Welcome to S&T’s #TBT! This week’s post is an official throwback post from 2015. I’m considering whether to re-release old posts on the blog every first Thursday of the month. Let me know your thoughts in the comments section!
I remember when I found out that Santa Claus wasn’t real. I thought to myself:
Now, why would I ever believe that an oversized man in a big red suit fit down a narrow chimney with Christmas? How exactly did he fit? How could one man fly 24,901 miles in 24 hours around the world delivering gifts to 9 billion children? And how did he travel on an object intended for snow? Could he have at least rented a private jet?
But I did. And if you’re honest, you did too.
In fact, we’ve all believed menarche at some point in our lives. I hate to be the bearer of bad news, but we millennials have endorsed yet another lie.
We believe that if we follow our passion, then the money will come. Money’s not important as living our dream life.
Now, I’m not saying that money is everything, but to the person who invented this quote, have you ever not had any money?
Have you ever been broke? Now, I’m not talking the Awww-man-I-can’t-afford-to-eat-at-a-five-star-restaurant-broke, I’m talking the I-don’t-have-money-to-eat broke. I’m talking the should-I-pay-rent-or-should-I-buy-my-children-food broke.
I’m talking the I-can’t-attend-your-birthday-party-because-I-have-$10-in-my-account-and-can’t-even-afford-to-pay-for-gas-to-get-there broke.
I’m talking BROKE without the “K” or the “E.” You’re so broke, you’re BRO. Can’t even afford the last two letters of the word.
I’m going to assume that the inventor of the Follow-Your-Passion-Don’t-Worry-About-Money quote was rich because I doubt that she’s ever attempted to live on her passion alone, unless her passion was software engineering or investing in lucrative firms.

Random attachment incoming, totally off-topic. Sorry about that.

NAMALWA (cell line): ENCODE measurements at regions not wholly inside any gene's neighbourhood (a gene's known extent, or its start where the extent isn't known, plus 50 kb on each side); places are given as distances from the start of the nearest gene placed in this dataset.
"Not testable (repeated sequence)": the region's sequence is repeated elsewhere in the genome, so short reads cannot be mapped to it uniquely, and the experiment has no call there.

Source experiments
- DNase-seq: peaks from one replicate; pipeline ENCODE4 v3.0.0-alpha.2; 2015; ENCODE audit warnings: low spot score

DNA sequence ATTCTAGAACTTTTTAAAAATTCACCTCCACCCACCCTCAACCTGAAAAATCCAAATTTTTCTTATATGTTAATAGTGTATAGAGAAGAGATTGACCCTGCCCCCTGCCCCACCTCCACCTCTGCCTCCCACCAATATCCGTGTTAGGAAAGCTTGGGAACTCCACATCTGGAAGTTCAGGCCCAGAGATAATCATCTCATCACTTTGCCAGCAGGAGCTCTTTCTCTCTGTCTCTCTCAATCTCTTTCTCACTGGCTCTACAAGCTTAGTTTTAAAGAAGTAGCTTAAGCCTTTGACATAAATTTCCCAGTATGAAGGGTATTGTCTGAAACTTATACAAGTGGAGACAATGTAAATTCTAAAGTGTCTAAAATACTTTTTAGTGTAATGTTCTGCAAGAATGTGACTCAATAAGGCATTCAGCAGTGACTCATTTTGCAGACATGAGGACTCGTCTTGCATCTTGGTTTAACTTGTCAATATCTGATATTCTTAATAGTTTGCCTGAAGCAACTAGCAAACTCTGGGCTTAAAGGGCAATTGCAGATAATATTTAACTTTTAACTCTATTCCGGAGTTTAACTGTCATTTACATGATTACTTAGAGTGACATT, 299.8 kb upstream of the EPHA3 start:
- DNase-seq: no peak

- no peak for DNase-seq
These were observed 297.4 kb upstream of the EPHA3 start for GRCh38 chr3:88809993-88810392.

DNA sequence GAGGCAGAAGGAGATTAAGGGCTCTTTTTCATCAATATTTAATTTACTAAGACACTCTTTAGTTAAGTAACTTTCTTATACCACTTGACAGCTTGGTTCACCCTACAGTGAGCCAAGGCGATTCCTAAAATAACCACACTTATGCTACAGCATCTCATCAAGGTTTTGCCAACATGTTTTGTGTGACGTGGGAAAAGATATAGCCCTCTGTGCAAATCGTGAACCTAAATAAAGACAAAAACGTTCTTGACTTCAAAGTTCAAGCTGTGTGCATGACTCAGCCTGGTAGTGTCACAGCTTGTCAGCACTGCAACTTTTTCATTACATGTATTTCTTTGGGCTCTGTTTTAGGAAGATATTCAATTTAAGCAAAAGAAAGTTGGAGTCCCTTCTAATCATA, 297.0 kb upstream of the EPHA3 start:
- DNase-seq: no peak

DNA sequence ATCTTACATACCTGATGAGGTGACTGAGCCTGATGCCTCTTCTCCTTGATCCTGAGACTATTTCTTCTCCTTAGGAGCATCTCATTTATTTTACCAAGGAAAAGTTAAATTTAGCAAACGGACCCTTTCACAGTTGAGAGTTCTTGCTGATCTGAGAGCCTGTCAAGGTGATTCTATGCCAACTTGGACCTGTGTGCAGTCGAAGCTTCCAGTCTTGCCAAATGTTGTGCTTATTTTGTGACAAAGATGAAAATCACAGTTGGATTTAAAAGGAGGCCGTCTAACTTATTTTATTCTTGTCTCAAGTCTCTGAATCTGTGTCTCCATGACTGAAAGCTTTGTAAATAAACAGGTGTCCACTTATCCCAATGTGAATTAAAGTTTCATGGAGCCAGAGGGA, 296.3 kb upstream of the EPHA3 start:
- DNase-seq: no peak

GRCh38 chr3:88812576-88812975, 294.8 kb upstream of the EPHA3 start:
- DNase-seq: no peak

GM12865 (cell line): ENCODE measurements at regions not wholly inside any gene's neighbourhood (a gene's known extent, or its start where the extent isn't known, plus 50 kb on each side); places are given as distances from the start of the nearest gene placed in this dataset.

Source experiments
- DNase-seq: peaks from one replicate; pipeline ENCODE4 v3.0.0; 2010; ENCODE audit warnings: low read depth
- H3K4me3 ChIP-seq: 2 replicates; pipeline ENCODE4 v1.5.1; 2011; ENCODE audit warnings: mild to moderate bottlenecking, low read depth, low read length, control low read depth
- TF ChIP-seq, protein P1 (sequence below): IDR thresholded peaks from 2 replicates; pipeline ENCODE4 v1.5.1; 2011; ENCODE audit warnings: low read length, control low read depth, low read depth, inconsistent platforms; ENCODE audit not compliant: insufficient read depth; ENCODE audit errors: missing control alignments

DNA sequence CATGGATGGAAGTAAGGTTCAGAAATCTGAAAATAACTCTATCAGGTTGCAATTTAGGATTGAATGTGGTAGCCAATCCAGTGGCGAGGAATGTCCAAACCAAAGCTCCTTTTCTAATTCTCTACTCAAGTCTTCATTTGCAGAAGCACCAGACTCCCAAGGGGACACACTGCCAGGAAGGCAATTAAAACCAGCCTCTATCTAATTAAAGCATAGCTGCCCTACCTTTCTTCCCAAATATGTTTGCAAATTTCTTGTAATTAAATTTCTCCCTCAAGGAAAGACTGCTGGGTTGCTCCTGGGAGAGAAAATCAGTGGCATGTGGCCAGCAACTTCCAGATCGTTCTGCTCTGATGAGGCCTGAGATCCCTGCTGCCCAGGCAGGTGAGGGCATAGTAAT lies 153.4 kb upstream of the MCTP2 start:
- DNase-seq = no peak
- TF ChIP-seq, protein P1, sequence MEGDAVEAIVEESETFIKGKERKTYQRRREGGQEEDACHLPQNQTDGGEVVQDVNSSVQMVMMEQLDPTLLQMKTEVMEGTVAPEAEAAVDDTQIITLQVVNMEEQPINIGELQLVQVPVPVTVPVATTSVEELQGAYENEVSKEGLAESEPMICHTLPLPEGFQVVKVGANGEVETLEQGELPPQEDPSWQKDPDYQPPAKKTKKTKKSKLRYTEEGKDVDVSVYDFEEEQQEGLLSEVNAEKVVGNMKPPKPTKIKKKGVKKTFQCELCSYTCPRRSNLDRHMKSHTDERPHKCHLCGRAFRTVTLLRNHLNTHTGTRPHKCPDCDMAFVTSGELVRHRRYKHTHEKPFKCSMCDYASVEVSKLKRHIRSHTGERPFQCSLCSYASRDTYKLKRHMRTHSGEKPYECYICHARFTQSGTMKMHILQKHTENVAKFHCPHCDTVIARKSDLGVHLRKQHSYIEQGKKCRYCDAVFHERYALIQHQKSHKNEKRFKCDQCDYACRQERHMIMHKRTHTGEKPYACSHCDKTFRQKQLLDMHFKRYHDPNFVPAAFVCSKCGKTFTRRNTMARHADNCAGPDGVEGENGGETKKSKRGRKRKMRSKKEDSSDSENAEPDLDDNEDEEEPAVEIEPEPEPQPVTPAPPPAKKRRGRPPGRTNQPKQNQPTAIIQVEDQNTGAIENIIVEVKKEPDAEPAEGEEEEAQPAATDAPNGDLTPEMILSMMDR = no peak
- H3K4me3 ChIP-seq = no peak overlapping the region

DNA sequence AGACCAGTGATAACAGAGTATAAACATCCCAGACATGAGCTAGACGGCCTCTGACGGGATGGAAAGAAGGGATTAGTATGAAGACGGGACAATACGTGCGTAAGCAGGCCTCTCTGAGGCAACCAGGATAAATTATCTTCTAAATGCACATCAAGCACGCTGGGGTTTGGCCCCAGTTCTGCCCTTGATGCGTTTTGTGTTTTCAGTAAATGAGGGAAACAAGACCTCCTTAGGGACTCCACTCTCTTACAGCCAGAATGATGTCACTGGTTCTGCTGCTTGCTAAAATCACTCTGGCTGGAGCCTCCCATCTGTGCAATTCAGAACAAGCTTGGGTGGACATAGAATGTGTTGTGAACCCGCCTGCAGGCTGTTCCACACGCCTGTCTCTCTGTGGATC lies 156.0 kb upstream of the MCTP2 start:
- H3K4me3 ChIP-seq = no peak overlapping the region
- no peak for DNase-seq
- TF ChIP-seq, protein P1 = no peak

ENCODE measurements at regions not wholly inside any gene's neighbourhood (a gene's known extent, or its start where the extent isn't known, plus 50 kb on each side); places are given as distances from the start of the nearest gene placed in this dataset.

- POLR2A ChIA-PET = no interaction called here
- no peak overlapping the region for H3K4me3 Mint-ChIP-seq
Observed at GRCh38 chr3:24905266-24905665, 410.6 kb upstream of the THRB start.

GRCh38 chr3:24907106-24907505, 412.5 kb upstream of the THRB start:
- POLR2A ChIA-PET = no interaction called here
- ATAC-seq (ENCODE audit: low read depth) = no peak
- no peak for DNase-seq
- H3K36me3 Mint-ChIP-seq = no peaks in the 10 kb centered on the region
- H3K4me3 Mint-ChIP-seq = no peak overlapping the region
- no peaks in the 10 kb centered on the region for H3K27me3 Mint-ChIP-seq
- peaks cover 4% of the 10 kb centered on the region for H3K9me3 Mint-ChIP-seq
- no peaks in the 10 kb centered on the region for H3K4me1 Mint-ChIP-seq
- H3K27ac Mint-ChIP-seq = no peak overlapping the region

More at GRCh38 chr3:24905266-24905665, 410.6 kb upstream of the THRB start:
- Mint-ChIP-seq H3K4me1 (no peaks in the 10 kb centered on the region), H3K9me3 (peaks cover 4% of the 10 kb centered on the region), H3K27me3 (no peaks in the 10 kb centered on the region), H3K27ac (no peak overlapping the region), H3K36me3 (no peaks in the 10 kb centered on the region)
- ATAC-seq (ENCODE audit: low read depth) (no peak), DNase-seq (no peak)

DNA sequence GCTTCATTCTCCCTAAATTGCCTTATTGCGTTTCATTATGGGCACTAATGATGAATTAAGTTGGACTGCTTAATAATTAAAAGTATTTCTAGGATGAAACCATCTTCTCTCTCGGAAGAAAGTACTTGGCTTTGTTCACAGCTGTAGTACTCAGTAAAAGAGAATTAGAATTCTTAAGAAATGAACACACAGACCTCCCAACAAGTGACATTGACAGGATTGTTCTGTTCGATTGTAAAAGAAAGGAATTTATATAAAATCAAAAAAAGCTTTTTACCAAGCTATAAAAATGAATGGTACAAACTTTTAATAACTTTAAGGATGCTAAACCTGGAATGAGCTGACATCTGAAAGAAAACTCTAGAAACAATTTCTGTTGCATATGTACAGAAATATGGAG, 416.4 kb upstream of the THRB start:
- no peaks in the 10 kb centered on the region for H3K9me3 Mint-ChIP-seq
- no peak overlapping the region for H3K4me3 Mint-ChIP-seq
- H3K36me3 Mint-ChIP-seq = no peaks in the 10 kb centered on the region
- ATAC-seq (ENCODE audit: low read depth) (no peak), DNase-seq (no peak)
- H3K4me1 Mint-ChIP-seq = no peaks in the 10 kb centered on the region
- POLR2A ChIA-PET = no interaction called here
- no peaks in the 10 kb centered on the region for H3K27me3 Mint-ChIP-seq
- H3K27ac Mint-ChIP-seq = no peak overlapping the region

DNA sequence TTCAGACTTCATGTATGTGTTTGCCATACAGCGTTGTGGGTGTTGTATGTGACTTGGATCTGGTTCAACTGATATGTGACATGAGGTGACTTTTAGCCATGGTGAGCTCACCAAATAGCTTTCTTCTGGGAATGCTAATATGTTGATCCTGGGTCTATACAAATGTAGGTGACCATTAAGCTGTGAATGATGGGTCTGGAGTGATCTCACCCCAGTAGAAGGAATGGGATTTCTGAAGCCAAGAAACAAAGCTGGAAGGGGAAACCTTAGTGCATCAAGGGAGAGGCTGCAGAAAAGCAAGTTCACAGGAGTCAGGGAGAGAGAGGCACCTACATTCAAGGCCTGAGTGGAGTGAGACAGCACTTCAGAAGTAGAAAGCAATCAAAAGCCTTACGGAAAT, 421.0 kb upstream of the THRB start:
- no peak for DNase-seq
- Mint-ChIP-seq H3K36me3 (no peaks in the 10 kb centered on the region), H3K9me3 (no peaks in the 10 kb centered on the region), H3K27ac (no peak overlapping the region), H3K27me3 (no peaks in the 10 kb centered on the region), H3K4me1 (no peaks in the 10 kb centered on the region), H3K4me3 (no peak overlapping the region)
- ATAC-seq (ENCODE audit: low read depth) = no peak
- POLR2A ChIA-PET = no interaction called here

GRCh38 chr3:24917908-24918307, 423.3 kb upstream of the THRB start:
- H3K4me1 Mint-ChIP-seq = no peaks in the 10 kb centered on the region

If her passion was teaching elementary school, I wonder how she coped with making a mere $35k per year. I wonder how she coped with being inundated with over $30k in student loan debt. I wonder how set she was for retirement at 65. Did she save enough money for her children’s education?
The truth is that the follow-your-passion perspective is skewed because it does not allow room for error. If your passion is painting, how are you going to pay rent if you haven’t sold your artwork? How are you going to eat if it takes many years for you to make a name for yourself and start earning income? How are you going to get by?
The quote should read:
Follow your passion but have a foolproof backup plan.
Be an elementary school teacher, but take on side software development projects to supplement your income and diversify your cash flow. Be a graphic designer, but maybe prepare taxes on the side or sell real estate. Develop skills that are invaluable in the marketplace, so you’ll always have money to fall back on, if your passion fails to help you earn money.
I love to write, but it doesn’t pay my bills. My job as a healthcare data analyst keeps my lights on. Fortunately, my job is 9 to 5, so before 9 and after 5, I’m free to pursue my passions. If one day, I’m able to make a lucrative career out of writing, then I’ll consider leaving my job.
If there is a burning desire inside of you to accomplish something great, then pursue it fiercely. I support you and your endeavors. We should all have a passion, something that fulfills us. That’s what life’s about.
But let’s be smart. Following our passion with a backup plan makes us even more likely to succeed. Money helps us buy food, clothes, and a place to live. Money keeps our mind at peace because we know that if an emergency arises, we would be all right. All of these factors will push us closer to living our dream.
Photo Credit: http://www.seniorliving.rog